A joint statement released by the State Department said Mexico had agreed to "take unprecedented steps to increase enforcement to curb irregular migration," including the deployment of its new National Guard, with a focus on its porous southern border with Guatemala. Mexico, however, had already intended to deploy the National Guard to the southern border and had made that clear to U.S. officials.
The U.S. also hailed Mexico's agreement to embrace the expansion of a program under which some asylum-seekers are returned to Mexico as they wait out their cases. But the remain-in-Mexico program was implemented earlier this year and, from the start, U.S. officials have vowed to rapidly expand it, even without Mexico's public support. Indeed, officials from the Department of Homeland Security were working to spread the program, which has already led to the return of about 10,000 to Mexico, before the latest blowup, though it has been plagued with scheduling glitches and delays. Immigration activists also have challenged the program in court, arguing that it violates migrants' legal rights. An appeals court recently overturned a federal judge who had blocked the program as it makes its way through the courts.
Administration officials noted the deal leaves open the possibility of "further actions" if "the measures adopted do not have the expected results." And while the "third safe country" agreement did not make it into the deal, it is something officials plan to continue to discuss in the coming months.
The reversal nonetheless sparked mocking from Democrats, including Senate Democratic leader Chuck Schumer, who sarcastically declared Friday "an historic night!" after Trump claimed the deal would "greatly reduce, or eliminate, Illegal Immigration coming from Mexico and into the United States."
House Speaker Nancy Pelosi also weighed in, calling the tariff threat "reckless" and panning the remain-in-Mexico policy as a violation of migrants' legal rights.
"Threats and temper tantrums are no way to negotiate foreign policy," she said.
Tijuana, Jun 9 (AP/UNB) — Mexican President Andrés Manuel López Obrador said he was reluctantly prepared to slap retaliatory tariffs on U.S. goods if negotiators in Washington had failed to strike a deal, addressing a boisterous celebratory rally Saturday in the border city of Tijuana.
The president's comments came shortly after his foreign minister and chief negotiator, Marcelo Ebrard, told the rally the country had emerged from the high-stakes talks that avoided U.S. tariffs on Mexico's exports with its "dignity intact."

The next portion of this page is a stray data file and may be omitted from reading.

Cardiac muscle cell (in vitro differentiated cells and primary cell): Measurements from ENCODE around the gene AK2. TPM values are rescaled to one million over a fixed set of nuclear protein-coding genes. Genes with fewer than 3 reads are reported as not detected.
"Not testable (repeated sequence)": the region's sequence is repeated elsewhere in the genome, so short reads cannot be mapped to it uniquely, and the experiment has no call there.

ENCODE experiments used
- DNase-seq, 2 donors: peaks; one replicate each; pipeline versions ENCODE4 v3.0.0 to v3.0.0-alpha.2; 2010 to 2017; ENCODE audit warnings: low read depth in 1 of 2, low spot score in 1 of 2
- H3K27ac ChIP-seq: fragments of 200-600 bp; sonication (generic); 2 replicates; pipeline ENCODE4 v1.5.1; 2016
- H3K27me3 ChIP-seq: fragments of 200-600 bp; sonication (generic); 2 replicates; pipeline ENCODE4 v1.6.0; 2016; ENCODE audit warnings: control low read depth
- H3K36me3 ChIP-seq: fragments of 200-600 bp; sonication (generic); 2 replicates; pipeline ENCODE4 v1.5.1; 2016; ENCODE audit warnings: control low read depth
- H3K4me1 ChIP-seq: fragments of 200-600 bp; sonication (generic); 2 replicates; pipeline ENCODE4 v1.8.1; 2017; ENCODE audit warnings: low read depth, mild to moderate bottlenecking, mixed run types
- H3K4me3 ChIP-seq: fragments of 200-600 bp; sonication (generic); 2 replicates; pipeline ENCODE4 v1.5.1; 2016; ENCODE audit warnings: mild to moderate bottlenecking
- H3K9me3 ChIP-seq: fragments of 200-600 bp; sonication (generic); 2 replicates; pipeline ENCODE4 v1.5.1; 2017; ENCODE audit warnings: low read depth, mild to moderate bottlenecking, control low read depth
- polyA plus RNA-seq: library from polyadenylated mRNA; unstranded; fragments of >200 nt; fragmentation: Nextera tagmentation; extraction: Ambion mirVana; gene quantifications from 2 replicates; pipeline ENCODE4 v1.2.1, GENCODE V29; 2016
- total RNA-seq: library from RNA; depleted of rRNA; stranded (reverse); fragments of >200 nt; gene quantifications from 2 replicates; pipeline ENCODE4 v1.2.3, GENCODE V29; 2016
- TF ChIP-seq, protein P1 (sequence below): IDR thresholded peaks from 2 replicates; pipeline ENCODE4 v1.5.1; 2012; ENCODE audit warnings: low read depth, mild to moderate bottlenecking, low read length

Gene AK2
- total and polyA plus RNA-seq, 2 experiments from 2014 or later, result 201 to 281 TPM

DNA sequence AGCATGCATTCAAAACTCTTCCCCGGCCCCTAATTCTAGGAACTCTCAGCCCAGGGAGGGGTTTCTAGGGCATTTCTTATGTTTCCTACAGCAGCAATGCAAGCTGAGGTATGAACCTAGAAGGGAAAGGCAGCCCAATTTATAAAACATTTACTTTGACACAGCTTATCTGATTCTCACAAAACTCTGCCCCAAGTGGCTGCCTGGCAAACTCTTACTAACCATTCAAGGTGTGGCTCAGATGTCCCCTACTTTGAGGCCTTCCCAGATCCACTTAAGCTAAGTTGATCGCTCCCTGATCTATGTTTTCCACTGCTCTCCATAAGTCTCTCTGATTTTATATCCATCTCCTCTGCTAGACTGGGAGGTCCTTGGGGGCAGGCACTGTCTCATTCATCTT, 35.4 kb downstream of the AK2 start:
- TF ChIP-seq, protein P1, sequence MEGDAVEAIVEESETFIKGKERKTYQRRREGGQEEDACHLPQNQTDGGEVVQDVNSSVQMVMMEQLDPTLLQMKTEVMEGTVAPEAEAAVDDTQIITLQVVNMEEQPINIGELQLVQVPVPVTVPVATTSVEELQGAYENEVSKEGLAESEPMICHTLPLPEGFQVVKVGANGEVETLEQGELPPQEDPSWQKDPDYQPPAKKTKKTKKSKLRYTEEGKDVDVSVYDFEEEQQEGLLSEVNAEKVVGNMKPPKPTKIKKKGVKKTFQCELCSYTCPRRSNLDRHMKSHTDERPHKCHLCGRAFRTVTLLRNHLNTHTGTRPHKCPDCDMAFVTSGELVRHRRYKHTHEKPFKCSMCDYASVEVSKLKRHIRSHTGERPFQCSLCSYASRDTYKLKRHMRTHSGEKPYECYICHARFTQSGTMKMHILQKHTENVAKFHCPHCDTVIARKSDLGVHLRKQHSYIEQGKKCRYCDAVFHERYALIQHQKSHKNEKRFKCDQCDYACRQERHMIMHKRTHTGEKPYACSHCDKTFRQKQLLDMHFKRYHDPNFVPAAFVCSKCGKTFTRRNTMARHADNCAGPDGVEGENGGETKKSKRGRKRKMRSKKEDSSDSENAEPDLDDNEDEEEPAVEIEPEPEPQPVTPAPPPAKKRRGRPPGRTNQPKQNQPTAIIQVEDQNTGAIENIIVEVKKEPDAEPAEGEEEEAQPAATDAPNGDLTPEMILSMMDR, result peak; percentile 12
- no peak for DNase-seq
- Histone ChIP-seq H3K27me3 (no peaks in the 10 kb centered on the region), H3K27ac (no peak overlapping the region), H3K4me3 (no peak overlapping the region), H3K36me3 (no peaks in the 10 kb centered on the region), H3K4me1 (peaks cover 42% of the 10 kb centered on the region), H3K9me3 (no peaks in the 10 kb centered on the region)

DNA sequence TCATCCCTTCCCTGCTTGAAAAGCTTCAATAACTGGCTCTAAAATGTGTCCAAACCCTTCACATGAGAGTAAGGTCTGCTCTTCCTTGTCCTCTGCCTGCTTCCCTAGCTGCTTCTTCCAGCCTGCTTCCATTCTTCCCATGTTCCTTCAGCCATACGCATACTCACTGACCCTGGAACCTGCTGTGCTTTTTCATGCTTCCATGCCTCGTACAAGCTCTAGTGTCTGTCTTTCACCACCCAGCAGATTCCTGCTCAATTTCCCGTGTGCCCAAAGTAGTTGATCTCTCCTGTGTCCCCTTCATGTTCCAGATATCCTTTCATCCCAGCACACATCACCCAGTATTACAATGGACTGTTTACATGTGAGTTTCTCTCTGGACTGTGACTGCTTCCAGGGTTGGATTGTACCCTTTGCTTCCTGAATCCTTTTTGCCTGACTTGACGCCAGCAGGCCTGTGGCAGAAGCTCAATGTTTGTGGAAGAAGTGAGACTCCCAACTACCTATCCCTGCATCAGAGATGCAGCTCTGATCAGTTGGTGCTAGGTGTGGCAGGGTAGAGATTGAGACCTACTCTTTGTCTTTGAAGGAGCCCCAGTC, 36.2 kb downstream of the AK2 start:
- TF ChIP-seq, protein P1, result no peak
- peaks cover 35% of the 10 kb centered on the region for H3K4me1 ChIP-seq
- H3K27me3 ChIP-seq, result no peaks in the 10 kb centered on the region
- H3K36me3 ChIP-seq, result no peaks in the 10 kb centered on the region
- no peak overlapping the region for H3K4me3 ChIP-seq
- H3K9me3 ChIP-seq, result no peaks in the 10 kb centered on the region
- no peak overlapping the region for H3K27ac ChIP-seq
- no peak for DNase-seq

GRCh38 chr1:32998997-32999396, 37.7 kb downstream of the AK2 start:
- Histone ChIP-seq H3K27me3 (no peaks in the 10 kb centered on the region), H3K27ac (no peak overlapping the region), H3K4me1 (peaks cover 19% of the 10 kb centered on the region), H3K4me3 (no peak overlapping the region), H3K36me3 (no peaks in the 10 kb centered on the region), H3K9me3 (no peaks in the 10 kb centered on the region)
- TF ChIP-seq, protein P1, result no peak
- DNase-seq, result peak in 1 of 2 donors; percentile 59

López Obrador said that as an admirer of Gandhi, Martin Luther King and Nelson Mandela he opposes retaliation but had been prepared to impose tariffs on U.S. goods. "As chief representative of the Mexican State I cannot permit that anyone attacks our economy or accept an unjust asymmetry unworthy of our government."
The rally in Tijuana, a short walk from the border, was originally scheduled as an act of solidarity in the face of President Donald Trump's threat to impose a 5% tariff on Mexico's exports if it did not stem the flow of Central American migrants crossing its territory toward the U.S.
But after Mexican and U.S. officials reached an accord late Friday that calls on Mexico to crackdown on migrants in exchange for Trump backing off his threat, officials here converted the rally into a celebration.
Ebrard, who helped negotiate the deal, said when he gave the president his report, he told López Obrador: "There are no tariffs, Mr. President, we emerged with our dignity intact."
Speaking about the migrants, Ebrard said, "while they are in Mexico, we are going to be in solidarity with them."
A series of speakers at the government-organized gathering spoke of the importance of the U.S.-Mexico relationship and applauded Mexico's negotiating team. The rally had the feeling of a campaign event with lots of paraphernalia from López Obrador's ruling Morena party.
Lopez Obrador spoke of the long and intertwined histories of the two countries, noting that they "are protagonists in the largest demographic exchange in the world."
Tijuana residents at the rally said they supported the terms of the agreement. But residents just a block away expressed concern the deal could mean more asylum seekers having to wait in Tijuana and other Mexican border cities for the resolution of their cases in the U.S. That process can take months or even years.
Critics of the deal in Mexico say that other than a vague reiteration of a joint commitment to promote development, security and growth in Central America, the agreement focuses almost exclusively on enforcement and says little about the root causes driving the surge in migrants seen in recent months.
The deployment of 6,000 National Guard troops appears to be the key commitment in what was described as "unprecedented steps" by Mexico to ramp up enforcement, though Interior Secretary Olga Sánchez Cordero said that had already been planned and was not a result of external pressure.
Another key element of the deal is that the United States will expand a program known as the Migrant Protection Protocol, or MPP. According to Mexican immigration authorities, since January there have been 10,393 returns by migrants to Mexico while their cases wend their way through U.S. courts.
Observers said a concern is that if the MPP rolls out on a mass scale along the United States' entire southern border, it could overwhelm Mexican border cities.